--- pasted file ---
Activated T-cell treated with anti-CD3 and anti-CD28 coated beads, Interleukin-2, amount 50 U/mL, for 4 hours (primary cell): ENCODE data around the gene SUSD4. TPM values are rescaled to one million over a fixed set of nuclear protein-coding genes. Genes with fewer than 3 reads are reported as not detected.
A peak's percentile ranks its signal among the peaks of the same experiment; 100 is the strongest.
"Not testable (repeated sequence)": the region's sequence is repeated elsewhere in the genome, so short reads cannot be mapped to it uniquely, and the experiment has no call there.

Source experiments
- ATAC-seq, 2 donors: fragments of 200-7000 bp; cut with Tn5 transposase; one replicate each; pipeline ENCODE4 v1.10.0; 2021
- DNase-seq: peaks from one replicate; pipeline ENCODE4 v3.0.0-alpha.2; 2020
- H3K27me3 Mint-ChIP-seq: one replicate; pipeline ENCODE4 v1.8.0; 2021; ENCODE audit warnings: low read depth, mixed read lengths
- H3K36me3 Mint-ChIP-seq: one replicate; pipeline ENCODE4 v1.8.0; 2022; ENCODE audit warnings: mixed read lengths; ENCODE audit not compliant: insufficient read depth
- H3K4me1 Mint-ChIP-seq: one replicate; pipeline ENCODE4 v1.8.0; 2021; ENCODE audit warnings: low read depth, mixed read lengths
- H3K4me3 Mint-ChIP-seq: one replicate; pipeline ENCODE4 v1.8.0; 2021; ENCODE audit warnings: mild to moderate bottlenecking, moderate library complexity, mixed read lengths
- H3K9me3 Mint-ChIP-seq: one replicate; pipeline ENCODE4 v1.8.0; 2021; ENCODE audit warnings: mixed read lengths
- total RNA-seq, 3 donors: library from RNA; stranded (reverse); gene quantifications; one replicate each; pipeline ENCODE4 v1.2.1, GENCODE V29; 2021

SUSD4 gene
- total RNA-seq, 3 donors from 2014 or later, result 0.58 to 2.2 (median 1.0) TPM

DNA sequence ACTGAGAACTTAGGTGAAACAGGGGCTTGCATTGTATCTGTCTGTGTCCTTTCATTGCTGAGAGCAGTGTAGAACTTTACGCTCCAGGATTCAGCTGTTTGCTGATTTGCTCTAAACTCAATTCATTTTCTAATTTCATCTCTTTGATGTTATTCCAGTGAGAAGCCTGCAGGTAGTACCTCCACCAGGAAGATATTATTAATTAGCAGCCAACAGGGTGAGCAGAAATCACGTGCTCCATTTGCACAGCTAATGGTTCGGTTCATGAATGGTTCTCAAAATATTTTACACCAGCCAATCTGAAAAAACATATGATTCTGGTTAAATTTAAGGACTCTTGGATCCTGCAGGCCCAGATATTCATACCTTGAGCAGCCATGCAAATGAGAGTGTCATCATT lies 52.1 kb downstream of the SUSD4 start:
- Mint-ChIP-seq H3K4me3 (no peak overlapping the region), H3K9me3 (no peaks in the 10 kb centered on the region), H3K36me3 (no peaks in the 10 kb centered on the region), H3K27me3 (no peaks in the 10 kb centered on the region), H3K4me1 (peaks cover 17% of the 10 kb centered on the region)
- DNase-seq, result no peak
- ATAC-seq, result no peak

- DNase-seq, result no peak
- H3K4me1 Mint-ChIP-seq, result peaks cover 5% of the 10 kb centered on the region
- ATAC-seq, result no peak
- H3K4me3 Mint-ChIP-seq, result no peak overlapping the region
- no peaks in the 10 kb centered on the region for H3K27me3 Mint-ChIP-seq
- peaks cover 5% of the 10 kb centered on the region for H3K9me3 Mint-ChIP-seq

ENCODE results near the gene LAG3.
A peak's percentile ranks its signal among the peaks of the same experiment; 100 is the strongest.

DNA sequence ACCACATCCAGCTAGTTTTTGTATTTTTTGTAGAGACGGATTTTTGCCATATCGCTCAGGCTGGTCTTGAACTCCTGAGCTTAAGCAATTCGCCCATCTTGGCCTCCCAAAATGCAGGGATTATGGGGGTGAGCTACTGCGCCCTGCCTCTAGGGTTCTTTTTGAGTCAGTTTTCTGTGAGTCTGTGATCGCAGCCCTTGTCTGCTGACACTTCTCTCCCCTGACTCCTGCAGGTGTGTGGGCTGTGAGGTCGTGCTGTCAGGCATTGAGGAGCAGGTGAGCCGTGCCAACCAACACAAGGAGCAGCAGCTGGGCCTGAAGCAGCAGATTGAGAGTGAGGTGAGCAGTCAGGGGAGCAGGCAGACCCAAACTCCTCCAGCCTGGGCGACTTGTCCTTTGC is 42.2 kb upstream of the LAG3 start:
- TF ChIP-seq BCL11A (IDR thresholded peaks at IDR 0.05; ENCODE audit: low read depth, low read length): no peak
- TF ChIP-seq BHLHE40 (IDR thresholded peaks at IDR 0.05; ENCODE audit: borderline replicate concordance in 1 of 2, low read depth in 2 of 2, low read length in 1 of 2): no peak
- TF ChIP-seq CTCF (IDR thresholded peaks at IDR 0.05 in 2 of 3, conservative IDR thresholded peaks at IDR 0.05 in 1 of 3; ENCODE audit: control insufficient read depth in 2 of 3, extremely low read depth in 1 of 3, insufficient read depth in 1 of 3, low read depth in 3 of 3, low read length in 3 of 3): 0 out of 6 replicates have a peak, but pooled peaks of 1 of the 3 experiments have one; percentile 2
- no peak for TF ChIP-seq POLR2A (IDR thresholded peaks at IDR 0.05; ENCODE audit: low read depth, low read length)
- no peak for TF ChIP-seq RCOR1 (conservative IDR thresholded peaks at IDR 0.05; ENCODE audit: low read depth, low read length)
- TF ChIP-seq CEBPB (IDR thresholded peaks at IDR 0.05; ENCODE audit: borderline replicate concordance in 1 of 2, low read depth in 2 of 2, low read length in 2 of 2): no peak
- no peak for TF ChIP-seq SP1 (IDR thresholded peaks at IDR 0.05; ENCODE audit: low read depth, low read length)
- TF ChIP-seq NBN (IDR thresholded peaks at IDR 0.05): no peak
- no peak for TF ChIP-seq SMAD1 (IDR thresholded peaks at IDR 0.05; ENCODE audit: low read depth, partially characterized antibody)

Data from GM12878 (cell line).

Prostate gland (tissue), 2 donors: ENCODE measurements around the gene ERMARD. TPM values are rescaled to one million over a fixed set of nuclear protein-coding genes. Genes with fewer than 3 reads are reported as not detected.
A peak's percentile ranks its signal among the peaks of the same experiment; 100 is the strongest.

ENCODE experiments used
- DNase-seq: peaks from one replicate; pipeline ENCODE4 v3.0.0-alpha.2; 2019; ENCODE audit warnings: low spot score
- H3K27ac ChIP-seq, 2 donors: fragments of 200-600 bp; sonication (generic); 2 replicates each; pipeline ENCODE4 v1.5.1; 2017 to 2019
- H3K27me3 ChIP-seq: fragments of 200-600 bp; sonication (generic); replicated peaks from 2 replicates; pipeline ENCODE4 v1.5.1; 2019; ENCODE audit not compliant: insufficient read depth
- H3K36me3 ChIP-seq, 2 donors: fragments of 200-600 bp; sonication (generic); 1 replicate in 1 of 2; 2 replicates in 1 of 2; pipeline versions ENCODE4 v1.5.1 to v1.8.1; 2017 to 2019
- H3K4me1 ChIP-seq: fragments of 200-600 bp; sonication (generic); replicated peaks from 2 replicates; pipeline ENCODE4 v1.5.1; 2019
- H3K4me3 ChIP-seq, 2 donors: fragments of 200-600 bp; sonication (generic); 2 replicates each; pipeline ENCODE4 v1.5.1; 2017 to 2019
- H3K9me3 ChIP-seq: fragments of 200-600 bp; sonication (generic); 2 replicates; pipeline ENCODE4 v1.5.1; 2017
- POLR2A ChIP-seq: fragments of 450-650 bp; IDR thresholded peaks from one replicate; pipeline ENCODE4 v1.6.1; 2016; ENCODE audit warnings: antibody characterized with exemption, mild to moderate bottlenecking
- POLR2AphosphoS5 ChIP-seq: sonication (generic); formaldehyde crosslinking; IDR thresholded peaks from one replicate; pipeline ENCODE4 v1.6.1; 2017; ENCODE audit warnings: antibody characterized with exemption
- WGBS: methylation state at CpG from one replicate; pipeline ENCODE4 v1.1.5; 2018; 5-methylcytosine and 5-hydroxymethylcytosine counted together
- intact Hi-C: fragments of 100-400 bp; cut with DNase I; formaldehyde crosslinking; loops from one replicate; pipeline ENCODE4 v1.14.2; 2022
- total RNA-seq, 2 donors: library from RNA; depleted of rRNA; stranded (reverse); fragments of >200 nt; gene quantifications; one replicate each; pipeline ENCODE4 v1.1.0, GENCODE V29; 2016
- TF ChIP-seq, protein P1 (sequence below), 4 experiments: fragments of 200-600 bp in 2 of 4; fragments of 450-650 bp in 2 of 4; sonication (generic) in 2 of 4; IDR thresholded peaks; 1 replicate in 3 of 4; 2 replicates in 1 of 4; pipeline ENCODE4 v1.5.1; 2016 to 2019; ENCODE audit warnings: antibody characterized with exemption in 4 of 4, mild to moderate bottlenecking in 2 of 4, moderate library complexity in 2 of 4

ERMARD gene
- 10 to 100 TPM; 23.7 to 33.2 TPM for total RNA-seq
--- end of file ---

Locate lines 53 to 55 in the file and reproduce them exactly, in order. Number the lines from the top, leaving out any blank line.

- TF ChIP-seq, protein P1 (sequence below), 4 experiments: fragments of 200-600 bp in 2 of 4; fragments of 450-650 bp in 2 of 4; sonication (generic) in 2 of 4; IDR thresholded peaks; 1 replicate in 3 of 4; 2 replicates in 1 of 4; pipeline ENCODE4 v1.5.1; 2016 to 2019; ENCODE audit warnings: antibody characterized with exemption in 4 of 4, mild to moderate bottlenecking in 2 of 4, moderate library complexity in 2 of 4

ERMARD gene
- 10 to 100 TPM; 23.7 to 33.2 TPM for total RNA-seq